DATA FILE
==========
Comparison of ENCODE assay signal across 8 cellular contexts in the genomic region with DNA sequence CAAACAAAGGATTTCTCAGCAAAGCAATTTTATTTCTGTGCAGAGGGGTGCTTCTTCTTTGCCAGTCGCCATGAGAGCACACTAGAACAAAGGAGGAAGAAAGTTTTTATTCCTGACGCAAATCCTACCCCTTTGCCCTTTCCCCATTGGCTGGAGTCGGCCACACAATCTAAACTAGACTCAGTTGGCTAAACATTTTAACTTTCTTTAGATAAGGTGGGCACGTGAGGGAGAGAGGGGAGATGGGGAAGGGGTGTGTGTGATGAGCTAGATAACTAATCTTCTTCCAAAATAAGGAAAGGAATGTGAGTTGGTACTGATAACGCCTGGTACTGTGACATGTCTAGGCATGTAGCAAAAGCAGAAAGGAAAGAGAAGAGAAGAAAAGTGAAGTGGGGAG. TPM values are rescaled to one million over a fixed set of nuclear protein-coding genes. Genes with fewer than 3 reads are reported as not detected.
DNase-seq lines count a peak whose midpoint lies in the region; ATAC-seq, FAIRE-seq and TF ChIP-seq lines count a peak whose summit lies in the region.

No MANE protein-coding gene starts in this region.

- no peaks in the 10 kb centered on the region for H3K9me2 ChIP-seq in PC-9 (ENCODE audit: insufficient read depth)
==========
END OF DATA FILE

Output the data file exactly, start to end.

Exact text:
Comparison of ENCODE assay signal across 8 cellular contexts in the genomic region with DNA sequence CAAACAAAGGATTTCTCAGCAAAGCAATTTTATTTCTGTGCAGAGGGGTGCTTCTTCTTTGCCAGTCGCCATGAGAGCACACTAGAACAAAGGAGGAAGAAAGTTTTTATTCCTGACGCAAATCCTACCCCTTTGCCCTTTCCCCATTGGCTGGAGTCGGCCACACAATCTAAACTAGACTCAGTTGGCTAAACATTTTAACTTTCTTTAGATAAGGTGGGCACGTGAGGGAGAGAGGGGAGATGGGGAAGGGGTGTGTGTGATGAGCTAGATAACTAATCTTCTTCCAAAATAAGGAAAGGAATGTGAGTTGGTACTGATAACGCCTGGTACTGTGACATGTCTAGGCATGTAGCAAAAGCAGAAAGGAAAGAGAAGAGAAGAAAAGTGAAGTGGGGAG. TPM values are rescaled to one million over a fixed set of nuclear protein-coding genes. Genes with fewer than 3 reads are reported as not detected.
DNase-seq lines count a peak whose midpoint lies in the region; ATAC-seq, FAIRE-seq and TF ChIP-seq lines count a peak whose summit lies in the region.

No MANE protein-coding gene starts in this region.

- no peaks in the 10 kb centered on the region for H3K9me2 ChIP-seq in PC-9 (ENCODE audit: insufficient read depth)